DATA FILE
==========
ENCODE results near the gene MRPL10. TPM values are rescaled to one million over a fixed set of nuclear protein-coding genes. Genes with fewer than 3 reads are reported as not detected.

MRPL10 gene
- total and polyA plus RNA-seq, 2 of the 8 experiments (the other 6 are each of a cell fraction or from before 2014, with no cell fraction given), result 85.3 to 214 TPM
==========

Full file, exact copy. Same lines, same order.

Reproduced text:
ENCODE results near the gene MRPL10. TPM values are rescaled to one million over a fixed set of nuclear protein-coding genes. Genes with fewer than 3 reads are reported as not detected.

MRPL10 gene
- total and polyA plus RNA-seq, 2 of the 8 experiments (the other 6 are each of a cell fraction or from before 2014, with no cell fraction given), result 85.3 to 214 TPM